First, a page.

\put(0,0){\line(1,0){10}}...
...}}%
\put(3,3){\def \,{\\ \strut}\shortstack{\hspace{-1pt}\tt +}}%
\end{picture}

The top of the stack still is not lower precedence than subtraction, and so we activate the top operator again.


\begin{picture}(10,40)%
\put(0,0){\vector(0,1){40}}%
\put(0,0){\line(1,0){10}}...
...%
\put(3,3){\def \,{\\ \strut}\shortstack{$\!$\scriptsize {11}}}%
\end{picture}

\begin{picture}(10,40)%
\put(0,0){\vector(0,1){40}}%
\put(0,0){\line(1,0){10}}...
...){\vector(0,1){40}}%
\put(3,3){\def \,{\\ \strut}\shortstack{ }}%
\end{picture}


Now we can place the subtraction operator in the second stack and continue


\begin{picture}(10,40)%
\put(0,0){\vector(0,1){40}}%
\put(0,0){\line(1,0){10}}...
...%
\put(3,3){\def \,{\\ \strut}\shortstack{$\!$\scriptsize {11}}}%
\end{picture}

\begin{picture}(10,40)%
\put(0,0){\vector(0,1){40}}%
\put(0,0){\line(1,0){10}}...
...){\vector(0,1){40}}%
\put(3,3){\def \,{\\ \strut}\shortstack{ }}%
\end{picture}
$\stackrel{\texttt{-}}{\longrightarrow}$
\begin{picture}(10,40)%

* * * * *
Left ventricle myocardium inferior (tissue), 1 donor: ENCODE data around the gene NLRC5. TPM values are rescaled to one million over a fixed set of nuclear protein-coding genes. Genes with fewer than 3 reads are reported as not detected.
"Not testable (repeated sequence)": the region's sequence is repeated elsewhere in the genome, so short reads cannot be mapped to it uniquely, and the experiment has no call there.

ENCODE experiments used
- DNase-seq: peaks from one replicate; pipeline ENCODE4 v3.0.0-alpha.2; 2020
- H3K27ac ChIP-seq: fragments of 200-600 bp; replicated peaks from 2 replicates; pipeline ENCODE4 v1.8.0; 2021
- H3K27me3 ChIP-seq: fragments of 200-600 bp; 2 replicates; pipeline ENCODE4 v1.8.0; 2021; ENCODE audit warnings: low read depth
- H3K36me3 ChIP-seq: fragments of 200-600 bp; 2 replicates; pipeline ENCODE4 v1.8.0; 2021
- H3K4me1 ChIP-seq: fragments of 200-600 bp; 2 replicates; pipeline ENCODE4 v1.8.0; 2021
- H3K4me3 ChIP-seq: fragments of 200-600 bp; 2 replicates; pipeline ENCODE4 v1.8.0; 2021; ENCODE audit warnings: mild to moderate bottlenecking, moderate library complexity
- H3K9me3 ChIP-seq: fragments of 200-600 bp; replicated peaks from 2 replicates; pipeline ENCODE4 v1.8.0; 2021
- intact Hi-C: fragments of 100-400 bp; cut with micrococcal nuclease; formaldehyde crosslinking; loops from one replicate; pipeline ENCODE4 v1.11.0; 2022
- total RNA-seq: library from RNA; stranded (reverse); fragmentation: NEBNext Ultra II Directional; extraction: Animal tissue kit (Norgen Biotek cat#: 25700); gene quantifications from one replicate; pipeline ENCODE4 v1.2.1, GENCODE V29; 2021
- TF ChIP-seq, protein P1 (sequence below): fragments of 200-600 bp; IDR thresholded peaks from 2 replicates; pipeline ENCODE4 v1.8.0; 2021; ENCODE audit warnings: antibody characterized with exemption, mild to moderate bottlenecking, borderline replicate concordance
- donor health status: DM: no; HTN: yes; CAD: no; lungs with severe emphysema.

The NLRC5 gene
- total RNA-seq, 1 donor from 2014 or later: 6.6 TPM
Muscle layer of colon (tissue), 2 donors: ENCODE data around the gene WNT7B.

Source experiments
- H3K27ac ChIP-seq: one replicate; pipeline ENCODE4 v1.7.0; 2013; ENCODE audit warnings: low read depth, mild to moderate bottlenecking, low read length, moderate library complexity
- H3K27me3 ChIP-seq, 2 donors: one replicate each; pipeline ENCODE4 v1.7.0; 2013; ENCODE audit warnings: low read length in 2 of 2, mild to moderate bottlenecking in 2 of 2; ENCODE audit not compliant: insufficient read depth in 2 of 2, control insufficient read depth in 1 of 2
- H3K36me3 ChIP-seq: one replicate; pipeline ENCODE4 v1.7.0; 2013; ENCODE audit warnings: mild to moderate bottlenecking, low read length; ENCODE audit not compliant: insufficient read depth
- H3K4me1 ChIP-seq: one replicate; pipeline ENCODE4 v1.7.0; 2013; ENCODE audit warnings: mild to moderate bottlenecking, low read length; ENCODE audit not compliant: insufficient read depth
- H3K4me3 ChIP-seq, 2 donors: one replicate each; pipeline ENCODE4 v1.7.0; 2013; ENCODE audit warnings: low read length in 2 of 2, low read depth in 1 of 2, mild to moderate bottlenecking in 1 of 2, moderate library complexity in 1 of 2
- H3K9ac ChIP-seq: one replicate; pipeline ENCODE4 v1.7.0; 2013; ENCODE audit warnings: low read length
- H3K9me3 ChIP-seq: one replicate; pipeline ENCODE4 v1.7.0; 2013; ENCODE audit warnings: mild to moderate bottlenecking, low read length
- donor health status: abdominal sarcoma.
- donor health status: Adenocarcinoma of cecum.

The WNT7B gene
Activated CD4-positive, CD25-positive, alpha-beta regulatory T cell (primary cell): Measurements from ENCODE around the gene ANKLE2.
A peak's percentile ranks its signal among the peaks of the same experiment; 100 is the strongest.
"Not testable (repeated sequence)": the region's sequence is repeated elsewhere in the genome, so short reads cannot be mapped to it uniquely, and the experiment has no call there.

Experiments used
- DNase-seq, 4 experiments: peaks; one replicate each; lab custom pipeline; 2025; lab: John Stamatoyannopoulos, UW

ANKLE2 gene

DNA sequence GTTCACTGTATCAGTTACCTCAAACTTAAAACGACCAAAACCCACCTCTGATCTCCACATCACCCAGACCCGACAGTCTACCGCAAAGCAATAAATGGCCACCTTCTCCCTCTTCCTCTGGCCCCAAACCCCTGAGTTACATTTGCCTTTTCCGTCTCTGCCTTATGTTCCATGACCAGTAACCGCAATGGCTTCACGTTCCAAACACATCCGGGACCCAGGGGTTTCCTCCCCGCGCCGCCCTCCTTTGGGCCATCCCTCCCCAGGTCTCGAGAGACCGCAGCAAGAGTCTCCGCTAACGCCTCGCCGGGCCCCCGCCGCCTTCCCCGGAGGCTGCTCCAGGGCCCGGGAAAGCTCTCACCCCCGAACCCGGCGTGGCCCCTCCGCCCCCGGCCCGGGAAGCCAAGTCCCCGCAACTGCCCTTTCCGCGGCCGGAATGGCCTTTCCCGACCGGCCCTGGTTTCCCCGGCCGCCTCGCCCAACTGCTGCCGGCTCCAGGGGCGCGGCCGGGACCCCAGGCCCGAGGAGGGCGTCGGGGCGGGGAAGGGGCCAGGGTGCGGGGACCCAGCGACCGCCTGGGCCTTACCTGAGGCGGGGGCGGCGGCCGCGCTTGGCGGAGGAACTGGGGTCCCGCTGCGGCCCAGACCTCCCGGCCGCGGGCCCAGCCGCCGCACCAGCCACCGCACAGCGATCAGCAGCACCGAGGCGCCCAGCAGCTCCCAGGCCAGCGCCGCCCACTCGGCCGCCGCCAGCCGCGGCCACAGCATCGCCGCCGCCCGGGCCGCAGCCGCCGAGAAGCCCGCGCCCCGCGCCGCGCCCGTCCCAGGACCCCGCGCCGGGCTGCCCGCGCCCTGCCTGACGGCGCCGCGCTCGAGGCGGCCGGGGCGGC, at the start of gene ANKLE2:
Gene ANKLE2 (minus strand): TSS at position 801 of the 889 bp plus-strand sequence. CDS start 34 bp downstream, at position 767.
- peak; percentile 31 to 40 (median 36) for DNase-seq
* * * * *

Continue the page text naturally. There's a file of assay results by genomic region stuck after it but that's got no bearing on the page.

\put(0,0){\vector(0,1){40}}%
\put(0,0){\line(1,0){10}}...
...%
\put(3,3){\def \,{\\ \strut}\shortstack{$\!$\scriptsize {11}}}%
\end{picture}

\begin{picture}(10,40)%
\put(0,0){\vector(0,1){40}}%
\put(0,0){\line(1,0){10}}...
...}}%
\put(3,3){\def \,{\\ \strut}\shortstack{\hspace{-1pt}\tt -}}%
\end{picture}
$\stackrel{\texttt{1}}{\longrightarrow}$
\begin{picture}(10,40)%
\put(0,0){\vector(0,1){40}}%
\put(0,0){\line(1,0){10}}...
...put(3,3){\def \,{\\ \strut}\shortstack{1\\ $\!$\scriptsize {11}}}%
\end{picture}

\begin{picture}(10,40)%
\put(0,0){\vector(0,1){40}}%
\put(0,0){\line(1,0){10}}...
...}}%
\put(3,3){\def \,{\\ \strut}\shortstack{\hspace{-1pt}\tt -}}%
\end{picture}

Finally the calculator is told to “compute” and it activates all remaining operators in the stack.

\begin{picture}(10,40)%
\put(0,0){\vector(0,1){40}}%
\put(0,0){\line(1,0){10}}...
...%
\put(3,3){\def \,{\\ \strut}\shortstack{$\!$\scriptsize {10}}}%
\end{picture}

\begin{picture}(10,40)%
\put(0,0){\vector(0,1){40}}%
\put(0,0){\line(1,0){10}}...
...){\vector(0,1){40}}%
\put(3,3){\def \,{\\ \strut}\shortstack{ }}%
\end{picture}